18th. Set out with Doctr. Craik for my Land on Millers run (a branch of Shurtees [Chartier’s] Creek). Crossed the Monongahela at Deboirs Ferry—16 Miles from Simpsons1—bated at one Hamiltons about 4 Miles from it, in Washington County,2 and lodged at a Colo. Cannons on the Waters of Shurtees Creek—a kind hospitable Man; & sensible.3
Most of the Land over which we passed was hilly—some of it very rich—others thin. Between a Colo. Cooks4 and the Ferry the Land was rich but broken. About Shurtee, & from thence to Colo. Cannon’s, the soil is very luxurient and very uneven.
1. James Devore (d. 1779) operated this ferry as early as July 1773, running it from his house on the northeast bank of the river across to the mouth of Pigeon Creek, now the site of Monongahela, Pa. It was established as a public ferry Feb. 1775 by the Virginia court for the district of West Augusta, which then claimed jurisdiction over the area, and in Oct. 1778 it was further established by act of the Virginia General Assembly (CRUMRINE  description begins Boyd Crumrine, ed. “Minute Book of the Virginia Court Held at Fort Dunmore (Pittsburgh) for the District of West Augusta, 1775–1776.” Annals of the Carnegie Museum 1 (1901–2): 525–68. description ends , 531; HENING description begins William Waller Hening, ed. The Statutes at Large; Being a Collection of All the Laws of Virginia, from the First Session of the Legislature, in the Year 1619. 13 vols. 1819–23. Reprint. Charlottesville, Va., 1969. description ends , 9:546). Joseph Parkinson, who settled at the mouth of Pigeon Creek about 1770, apparently took over the ferry after Devore’s death and soon began operating it under Pennsylvania jurisdiction (VAN VOORHIS description begins John S. Van Voorhis. The Old and New Monongahela. 1893. Reprint. Baltimore, 1974. description ends , 83–84; MULKEARN AND PUGH description begins Lois Mulkearn and Edwin V. Pugh. A Traveler’s Guide to Historic Western Pennsylvania. Pittsburgh, 1954. description ends , 329–30). However, the name “Devore’s Ferry” continued to be used by some travelers until at least 1804 (FOORD description begins Bayrd Still. “To the West on Business in 1804, an Account, with Excerpts from His Journal, of James Foord’s Trip to Kentucky in 1804.” Pennsylvania Magazine of History and Biography 64 (1940): 1–21. description ends , 19).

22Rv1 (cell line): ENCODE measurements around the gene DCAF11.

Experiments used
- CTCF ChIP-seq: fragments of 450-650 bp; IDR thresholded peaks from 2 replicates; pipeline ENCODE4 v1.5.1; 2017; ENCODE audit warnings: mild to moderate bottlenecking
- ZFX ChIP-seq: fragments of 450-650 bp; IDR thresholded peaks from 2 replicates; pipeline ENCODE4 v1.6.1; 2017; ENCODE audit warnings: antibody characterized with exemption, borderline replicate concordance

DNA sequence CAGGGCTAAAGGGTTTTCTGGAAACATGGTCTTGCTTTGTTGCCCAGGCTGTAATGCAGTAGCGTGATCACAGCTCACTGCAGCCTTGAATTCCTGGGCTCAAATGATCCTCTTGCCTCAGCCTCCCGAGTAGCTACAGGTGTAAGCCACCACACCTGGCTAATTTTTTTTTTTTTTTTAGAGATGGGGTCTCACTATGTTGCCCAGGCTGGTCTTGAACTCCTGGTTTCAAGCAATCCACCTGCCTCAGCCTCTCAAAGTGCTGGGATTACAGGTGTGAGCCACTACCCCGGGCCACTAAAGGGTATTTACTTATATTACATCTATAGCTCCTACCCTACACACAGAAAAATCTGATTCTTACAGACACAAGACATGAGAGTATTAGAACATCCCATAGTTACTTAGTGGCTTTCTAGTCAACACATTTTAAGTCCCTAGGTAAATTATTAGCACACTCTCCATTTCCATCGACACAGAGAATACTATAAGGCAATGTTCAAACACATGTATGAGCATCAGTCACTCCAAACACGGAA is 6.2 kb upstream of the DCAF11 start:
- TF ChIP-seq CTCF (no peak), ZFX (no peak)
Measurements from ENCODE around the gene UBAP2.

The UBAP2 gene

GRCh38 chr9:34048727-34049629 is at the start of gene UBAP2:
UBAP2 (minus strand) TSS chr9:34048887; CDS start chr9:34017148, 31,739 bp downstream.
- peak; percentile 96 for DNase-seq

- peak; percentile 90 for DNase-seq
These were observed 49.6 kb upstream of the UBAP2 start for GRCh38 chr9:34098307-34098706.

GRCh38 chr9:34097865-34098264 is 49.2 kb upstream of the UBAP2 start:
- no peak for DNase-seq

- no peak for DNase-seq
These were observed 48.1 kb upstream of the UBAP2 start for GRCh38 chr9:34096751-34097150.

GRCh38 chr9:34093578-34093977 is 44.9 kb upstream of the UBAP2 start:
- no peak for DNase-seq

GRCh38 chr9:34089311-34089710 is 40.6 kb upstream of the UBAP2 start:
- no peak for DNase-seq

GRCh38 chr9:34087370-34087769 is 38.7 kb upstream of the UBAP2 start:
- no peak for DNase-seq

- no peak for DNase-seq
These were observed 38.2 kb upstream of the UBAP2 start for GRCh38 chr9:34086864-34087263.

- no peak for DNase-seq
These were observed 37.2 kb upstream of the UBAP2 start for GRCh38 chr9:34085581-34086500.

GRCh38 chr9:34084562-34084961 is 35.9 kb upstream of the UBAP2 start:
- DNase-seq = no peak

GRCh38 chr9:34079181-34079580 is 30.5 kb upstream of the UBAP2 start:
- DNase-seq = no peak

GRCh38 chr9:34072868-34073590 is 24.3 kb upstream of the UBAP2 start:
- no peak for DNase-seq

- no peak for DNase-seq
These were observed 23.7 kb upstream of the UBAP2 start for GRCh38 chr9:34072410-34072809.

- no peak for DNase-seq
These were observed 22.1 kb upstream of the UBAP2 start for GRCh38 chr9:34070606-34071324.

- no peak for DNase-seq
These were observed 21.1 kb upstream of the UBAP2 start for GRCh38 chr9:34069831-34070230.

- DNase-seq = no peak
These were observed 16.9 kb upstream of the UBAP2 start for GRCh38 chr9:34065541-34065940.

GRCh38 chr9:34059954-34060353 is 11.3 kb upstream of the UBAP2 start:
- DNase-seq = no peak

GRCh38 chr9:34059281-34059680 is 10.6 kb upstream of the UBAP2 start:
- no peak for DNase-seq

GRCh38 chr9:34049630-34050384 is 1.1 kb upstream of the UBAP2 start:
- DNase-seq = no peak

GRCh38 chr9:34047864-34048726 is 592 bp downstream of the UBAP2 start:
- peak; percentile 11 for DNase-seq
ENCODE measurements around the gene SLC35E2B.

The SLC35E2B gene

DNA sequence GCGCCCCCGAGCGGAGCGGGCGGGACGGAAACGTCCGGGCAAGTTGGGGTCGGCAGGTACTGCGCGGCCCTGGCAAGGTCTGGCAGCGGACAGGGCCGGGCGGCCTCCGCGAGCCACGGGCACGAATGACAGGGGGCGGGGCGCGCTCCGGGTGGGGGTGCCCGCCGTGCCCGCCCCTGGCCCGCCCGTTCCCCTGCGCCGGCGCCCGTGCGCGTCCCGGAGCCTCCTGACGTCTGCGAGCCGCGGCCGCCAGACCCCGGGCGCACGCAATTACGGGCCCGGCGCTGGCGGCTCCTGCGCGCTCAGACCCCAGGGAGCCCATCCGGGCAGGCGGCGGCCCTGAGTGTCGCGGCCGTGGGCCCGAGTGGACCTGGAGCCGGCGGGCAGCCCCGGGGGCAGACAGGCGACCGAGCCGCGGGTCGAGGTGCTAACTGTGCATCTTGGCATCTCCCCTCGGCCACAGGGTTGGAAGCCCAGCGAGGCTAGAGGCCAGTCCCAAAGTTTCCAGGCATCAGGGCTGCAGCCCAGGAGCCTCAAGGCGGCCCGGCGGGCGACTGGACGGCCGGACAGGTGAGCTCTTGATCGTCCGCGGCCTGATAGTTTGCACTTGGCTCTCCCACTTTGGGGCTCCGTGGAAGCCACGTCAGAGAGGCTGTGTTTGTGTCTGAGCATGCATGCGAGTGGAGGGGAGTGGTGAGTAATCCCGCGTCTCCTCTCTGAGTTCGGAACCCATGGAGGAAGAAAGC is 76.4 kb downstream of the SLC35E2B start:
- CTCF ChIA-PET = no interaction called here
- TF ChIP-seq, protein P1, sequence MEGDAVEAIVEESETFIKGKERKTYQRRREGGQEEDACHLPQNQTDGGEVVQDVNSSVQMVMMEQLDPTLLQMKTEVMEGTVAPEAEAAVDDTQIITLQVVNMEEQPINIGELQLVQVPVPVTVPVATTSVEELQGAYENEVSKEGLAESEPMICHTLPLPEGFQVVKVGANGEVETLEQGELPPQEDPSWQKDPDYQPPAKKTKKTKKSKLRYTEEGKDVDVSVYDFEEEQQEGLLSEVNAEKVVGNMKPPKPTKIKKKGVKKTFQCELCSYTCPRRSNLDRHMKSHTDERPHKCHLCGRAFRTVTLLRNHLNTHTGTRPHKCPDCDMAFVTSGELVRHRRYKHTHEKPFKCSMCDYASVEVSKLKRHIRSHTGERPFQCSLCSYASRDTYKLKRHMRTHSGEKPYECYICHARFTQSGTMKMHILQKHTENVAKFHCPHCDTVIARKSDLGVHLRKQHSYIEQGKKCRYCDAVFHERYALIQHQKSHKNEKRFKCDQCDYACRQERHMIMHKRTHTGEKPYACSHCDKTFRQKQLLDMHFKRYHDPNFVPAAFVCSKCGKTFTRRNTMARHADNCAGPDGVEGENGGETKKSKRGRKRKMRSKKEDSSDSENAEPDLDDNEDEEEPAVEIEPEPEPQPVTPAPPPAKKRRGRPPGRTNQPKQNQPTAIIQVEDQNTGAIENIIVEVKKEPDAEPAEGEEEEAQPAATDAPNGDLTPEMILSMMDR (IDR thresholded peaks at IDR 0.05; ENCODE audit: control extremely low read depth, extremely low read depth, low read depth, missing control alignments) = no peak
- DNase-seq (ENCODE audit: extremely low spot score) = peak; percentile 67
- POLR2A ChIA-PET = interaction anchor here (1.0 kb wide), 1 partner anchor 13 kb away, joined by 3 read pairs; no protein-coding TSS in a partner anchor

2. David Hamilton of Ginger Hill and John Hamilton (1754–1837), who lived nearby, were both prominent residents of the Mingo Creek area west of Devore’s ferry. Both men later became Washington County judges, and both became much involved with the rebels in the Whiskey Insurrection of 1794. John Hamilton served as Washington County sheriff 1793–96 and as a United States congressman for one term 1805–7 (CONGRESSIONAL DIRECTORY description begins Biographical Directory of the United States Congress, 1774–1989. Washington, D.C., 1989. description ends , 1057; BALDWIN  description begins Leland D. Baldwin. Whiskey Rebels: The Story of a Frontier Uprising. 1939. Rev. Ed., Pittsburgh, 1968. description ends , 247).
3. John Canon (c.1740-1798), of Washington County, owned about 800 acres on Chartiers Creek, site of present-day Canonsburg, Pa., which he laid out in 1787. A justice of the Virginia courts for the district of West Augusta and for Yohogania County 1775–80, he was appointed a Washington County justice in 1785, serving until his death. His title of colonel derived from service as a sublieutenant of the Washington County militia 1781–83. Canon acted as GW’s western agent 1786–94, but proved unsatisfactory in his attention to GW’s business (CRUMRINE  description begins Boyd Crumrine. History of Washington County, Pennsylvania, with Biographical Sketches of Many of Its Pioneers and Prominent Men. Philadelphia, 1882. description ends , 226; WASHINGTON COUNTY SUPPLY TAX—1781 description begins “Effective Supply Tax for the County of Washington. 1781.” Pennsylvania Archives, 3d ser., 22 (1898): 699–782. description ends , 713; GW to Thomas Smith, 23 Sept. 1789, DLC:GW).
4. Edward Cook (1738–1808), of Fayette County, lived near the Monongahela River in the vicinity of present-day Belle Vernon, Pa. His handsome limestone mansion built 1774–76 was reputed to be at that time “the most pretentious home west of the Alleghenies” (MULKEARN AND PUGH description begins Lois Mulkearn and Edwin V. Pugh. A Traveler’s Guide to Historic Western Pennsylvania. Pittsburgh, 1954. description ends , 242). A conservative and well-to-do Presbyterian elder, Cook owned a number of slaves (HEADS OF FAMILIES, PA. description begins Heads of Families at the First Census of the United States Taken in the Year 1790: Pennsylvania. 1908. Reprint. Baltimore, 1970. description ends , 111). In 1776 he was a member of both the Pennsylvania Provincial Congress and the state constitutional convention and during the war served as county sublieutenant and eventually county lieutenant of Westmoreland County, which embraced all of present-day Fayette County before Fayette’s formation in 1783 (EGLE description begins William H. Egle. “The Constitutional Convention of 1776: Biographical Sketches of Its Members.” Pennsylvania Magazine of History and Biography 3 (1879): 96–101, 194–201, 319–30, 438–46; 4 (1880): 89–98, 225–33, 361–72. description ends , 3:320).